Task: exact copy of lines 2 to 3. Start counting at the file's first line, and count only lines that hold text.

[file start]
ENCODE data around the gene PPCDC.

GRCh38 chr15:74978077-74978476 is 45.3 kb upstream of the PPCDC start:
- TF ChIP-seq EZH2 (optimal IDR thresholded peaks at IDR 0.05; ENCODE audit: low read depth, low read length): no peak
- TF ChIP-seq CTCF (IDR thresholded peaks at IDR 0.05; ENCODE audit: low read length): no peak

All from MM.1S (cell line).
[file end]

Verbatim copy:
GRCh38 chr15:74978077-74978476 is 45.3 kb upstream of the PPCDC start:
- TF ChIP-seq EZH2 (optimal IDR thresholded peaks at IDR 0.05; ENCODE audit: low read depth, low read length): no peak